The residential solar panel market is soaring. The number of homes adding solar panels increased 66 percent in 2015 and is expected to increase more than 50 percent in 2016. But homeowners considering solar panels need to know more than just how to choose a good solar system. They need to know how to select a good solar installer.
Here are some of the most important questions to ask before hiring an installer:
Are you a certified solar panel installer?
Certifications for solar panel installers are offered by the North American Board of Certified Energy Practitioners and by Roof Integrated Solar Energy Inc. (RISE), an offshoot of the National Roofing Contractors Association. Certification requires training or work experience and passing a rigorous examination. Maintaining certification requires continuing education to stay current with industry best practices.
Certification is different from a certificate of training. A certificate of training, like the one offered by Solar Energy International, provides installers with the knowledge and worksite experience to pass a certification exam.
Can you provide references?
In addition to checking certifications, “Also check installers’ references, insurance and years of experience installing solar panels,” Joan Crowe, director of technical services for the National Roofing Contractors Association, says. The national average in 2012 was just over six years, according to the U.S. Department of Energy.
What warranties do you offer?
Manufacturers’ warranties typically are 20 to 25 years on solar panels and five to 10 years on their power inverters, the devices that convert direct current (DC) into alternating current (AC) to power a house. Installers also should warrant their work, guaranteeing their installations won’t cause leaks for a specified time period. To protect solar panels from fire, wind and other damage, add them to your homeowner’s insurance policy.
How do you handle rebates?
Solar installers should help you identify available rebates from the government and your local utility company. Even the U.S. Department of Agriculture offers solar rebates for ranchers and farmers. Most utilities require homeowners to be connected to the power grid to receive rebates. Homes that rely entirely on off-grid energy are not eligible.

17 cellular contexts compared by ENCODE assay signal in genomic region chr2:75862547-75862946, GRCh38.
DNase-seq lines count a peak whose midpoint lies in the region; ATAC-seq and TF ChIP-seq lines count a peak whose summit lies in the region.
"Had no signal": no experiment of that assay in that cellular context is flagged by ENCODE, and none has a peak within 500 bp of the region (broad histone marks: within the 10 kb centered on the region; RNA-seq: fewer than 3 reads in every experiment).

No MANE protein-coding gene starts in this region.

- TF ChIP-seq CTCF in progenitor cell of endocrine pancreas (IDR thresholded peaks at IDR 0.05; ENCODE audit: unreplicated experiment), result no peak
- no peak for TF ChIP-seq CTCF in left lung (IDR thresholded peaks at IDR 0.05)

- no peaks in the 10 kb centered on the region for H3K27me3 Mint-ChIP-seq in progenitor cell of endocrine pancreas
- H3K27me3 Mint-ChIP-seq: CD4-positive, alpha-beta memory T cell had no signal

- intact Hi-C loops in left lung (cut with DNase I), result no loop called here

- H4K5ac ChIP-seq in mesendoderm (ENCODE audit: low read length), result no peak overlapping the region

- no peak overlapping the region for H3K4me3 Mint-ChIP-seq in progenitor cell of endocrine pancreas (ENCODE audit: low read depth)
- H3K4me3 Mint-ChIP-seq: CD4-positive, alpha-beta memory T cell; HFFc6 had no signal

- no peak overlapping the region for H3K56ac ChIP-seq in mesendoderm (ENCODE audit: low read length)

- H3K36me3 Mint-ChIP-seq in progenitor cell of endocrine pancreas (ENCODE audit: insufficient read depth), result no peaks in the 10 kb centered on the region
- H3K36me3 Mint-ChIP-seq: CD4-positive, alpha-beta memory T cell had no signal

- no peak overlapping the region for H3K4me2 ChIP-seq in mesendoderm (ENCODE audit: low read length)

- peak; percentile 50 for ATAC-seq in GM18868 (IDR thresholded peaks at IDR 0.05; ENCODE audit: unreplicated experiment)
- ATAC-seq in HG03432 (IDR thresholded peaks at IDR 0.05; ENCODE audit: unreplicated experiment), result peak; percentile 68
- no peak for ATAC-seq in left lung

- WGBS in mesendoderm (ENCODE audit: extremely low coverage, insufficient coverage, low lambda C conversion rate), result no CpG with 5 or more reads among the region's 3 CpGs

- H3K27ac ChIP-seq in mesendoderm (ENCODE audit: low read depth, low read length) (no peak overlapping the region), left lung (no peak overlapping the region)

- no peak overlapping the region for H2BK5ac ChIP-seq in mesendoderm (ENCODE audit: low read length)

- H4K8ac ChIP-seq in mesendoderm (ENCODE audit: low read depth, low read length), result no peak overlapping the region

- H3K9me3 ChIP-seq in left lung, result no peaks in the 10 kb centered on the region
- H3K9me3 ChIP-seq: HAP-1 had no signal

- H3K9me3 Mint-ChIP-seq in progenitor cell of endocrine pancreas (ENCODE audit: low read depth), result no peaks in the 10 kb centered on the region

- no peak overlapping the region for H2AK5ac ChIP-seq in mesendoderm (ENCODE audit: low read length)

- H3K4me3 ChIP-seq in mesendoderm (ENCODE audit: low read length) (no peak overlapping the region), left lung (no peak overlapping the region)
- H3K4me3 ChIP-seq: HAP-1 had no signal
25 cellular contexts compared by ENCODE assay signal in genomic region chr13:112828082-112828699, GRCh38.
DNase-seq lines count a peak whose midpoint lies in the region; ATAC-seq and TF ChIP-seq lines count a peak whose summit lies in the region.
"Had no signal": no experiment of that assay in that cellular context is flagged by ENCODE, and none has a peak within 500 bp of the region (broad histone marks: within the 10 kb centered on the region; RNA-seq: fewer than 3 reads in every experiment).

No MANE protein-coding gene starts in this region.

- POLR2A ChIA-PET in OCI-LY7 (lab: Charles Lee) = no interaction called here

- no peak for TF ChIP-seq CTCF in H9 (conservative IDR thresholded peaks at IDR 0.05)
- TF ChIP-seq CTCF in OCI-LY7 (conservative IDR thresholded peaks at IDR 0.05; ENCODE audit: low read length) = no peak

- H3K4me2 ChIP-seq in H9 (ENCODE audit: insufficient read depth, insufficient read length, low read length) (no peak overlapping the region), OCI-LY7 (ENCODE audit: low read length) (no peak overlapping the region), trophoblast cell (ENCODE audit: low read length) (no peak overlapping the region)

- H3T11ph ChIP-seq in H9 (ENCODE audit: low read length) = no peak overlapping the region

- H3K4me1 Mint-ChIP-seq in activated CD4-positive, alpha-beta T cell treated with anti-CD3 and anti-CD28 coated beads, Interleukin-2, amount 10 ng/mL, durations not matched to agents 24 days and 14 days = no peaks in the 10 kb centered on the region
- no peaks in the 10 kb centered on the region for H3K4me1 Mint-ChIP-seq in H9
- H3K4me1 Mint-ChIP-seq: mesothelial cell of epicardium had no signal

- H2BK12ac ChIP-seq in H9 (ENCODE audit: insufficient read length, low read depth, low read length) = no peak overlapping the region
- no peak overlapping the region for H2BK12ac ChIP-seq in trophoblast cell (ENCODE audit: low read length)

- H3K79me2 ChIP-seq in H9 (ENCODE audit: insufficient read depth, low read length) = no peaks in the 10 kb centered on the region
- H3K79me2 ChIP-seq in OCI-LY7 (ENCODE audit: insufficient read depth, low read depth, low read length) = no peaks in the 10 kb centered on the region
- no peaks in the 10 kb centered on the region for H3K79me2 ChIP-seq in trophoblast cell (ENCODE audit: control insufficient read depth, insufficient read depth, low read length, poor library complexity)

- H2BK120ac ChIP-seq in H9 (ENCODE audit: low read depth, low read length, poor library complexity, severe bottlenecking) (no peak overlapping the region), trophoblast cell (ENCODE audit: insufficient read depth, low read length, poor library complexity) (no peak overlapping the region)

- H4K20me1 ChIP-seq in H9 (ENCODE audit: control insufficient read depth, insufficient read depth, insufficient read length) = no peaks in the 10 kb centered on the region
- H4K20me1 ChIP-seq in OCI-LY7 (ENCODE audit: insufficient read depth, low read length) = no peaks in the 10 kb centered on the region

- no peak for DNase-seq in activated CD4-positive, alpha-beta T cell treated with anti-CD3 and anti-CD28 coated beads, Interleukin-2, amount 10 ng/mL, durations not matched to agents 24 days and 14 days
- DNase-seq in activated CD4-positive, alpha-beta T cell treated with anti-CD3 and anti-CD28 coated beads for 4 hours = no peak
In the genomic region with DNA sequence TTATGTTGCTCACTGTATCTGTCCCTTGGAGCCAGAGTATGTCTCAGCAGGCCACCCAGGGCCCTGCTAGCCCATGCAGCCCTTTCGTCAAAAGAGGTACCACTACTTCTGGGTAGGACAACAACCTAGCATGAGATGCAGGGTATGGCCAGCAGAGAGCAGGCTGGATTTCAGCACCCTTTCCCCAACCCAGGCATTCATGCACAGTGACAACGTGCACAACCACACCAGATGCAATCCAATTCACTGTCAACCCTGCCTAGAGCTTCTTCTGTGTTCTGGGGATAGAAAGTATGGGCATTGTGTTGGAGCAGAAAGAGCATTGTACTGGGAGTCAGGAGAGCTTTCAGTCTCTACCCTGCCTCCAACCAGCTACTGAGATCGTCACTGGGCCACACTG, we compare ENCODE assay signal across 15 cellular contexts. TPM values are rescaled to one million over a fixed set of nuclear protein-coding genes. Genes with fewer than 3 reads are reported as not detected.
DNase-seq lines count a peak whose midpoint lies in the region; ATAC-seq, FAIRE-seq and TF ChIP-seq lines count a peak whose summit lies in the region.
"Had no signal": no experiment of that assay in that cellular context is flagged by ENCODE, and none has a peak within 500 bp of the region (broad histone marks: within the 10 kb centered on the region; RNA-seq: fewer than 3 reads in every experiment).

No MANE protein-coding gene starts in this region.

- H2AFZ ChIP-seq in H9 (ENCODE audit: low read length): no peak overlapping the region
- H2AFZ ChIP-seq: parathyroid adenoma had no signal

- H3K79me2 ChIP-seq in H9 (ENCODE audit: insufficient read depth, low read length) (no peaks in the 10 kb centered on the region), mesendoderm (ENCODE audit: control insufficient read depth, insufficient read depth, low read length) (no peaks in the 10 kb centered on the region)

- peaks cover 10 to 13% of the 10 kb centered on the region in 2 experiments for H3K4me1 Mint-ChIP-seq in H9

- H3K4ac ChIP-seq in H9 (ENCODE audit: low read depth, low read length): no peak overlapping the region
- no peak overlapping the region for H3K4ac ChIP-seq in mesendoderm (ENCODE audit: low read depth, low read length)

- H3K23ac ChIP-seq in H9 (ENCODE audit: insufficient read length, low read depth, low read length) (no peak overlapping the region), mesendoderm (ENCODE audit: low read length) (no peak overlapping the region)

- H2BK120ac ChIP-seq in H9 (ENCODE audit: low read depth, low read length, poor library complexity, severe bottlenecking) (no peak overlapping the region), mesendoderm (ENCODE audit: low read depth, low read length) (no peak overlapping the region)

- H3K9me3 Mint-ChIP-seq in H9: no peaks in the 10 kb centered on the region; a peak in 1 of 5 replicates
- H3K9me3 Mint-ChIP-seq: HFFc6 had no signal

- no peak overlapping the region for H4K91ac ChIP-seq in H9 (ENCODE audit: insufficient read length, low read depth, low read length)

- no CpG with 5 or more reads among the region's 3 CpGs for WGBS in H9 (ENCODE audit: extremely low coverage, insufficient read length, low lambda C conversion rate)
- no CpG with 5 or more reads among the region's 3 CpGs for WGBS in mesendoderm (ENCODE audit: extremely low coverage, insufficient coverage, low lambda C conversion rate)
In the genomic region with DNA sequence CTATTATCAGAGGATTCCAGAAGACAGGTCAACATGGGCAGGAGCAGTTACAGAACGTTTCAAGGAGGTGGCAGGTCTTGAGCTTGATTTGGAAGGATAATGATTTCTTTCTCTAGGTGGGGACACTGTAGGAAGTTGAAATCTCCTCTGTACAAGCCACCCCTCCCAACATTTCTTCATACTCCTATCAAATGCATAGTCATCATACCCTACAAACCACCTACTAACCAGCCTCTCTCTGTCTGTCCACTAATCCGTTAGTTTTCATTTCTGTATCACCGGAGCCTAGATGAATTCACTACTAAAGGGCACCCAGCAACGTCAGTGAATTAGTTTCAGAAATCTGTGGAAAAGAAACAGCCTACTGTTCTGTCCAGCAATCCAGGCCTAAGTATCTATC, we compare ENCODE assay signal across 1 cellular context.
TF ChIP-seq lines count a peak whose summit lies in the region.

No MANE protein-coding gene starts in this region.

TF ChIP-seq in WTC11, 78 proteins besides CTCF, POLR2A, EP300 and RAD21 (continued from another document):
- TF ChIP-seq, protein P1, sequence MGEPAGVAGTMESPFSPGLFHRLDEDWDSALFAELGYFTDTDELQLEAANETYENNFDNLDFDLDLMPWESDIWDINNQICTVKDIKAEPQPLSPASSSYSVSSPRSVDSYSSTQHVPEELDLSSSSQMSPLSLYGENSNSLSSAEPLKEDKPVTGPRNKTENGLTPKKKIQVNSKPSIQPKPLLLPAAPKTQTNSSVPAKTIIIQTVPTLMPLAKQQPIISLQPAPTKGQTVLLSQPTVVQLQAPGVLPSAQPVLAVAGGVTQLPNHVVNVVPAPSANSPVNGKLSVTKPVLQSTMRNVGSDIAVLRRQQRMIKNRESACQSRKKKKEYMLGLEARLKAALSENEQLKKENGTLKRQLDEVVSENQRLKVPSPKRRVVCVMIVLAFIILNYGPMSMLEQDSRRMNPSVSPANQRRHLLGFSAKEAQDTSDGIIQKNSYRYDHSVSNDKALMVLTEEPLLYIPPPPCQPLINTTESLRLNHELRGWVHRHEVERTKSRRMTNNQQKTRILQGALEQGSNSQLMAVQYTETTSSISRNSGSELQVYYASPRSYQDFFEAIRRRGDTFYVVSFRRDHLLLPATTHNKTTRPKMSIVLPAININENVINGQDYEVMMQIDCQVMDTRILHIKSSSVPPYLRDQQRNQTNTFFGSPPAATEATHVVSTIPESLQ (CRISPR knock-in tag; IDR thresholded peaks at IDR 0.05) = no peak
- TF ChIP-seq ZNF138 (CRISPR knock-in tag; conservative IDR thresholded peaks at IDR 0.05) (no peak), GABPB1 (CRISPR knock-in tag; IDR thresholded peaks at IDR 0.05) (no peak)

Also, when choosing a solar provider, make certain the rebates are credited to you. Some solar providers lease solar systems to homeowners and keep the tax credits for their businesses.
Should I replace the roof before installing solar panels?
Solar panels typically last about 30 years but lose between 0.4 and 0.96 percent efficiency each year, depending on their materials. “Because the service life of the panels is about the same as asphalt shingles, install them together,” Crowe advises.
What are the major concerns with roof-mounted solar panels?
Preventing water damage is the most common concern with roof-mounted panels. “Installers should pay particular attention to flashing to ensure that mounting a system doesn’t create leaks,” Crowe says.
Installers also should consider structural issues. Photovoltaic panels increase weight on the roof and susceptibility to wind, which may require roof reinforcement. Failing to consider these issues may cause problems that may not become evident until years later.
How much will installation cost?
In 2012, a study supported by the Department of Energy found that 46 percent of installers based project costs on the watts per project. The average installation cost to the homeowner in 2014 was $4.27 per watt. Typical residential systems generate between 3KW and 8KW. Total costs, including components, installation and permits, range from $15,000 to $40,000, according to Energy Informative.org.
The type of roof could affect installation costs. Clay tile and cedar shake are brittle and more susceptible to damage than asphalt shingles, and mounting photovoltaic panels on them takes more time. The extra caution needed can increase installation costs by as much as 25 percent.
How long will installation take?
Installation may take between two and 10 days, depending on the size of the project, its location and obstacles encountered. For example, a small installation on a single-story house with an asphalt shingle roof will be faster than a large installation on a two-story house with a tile roof that needs reinforcement.
The biggest delay can be the permitting process. In 2012, permitting time averaged 38 days. Nationally, an average of two agencies performed on-site inspections. Some regions also require design reviews to ensure systems meet electrical and fire codes.
Solar energy can supply most of a home’s energy needs or slightly reduce the monthly utility bill, depending on where you live and the system you chose. To ensure the system doesn’t create more problems than it solves, find an experienced installer.
Once you choose a solar panel provider, you’re one step closer to greener living. Learn more about other eco-friendly energy options that might be right for your home.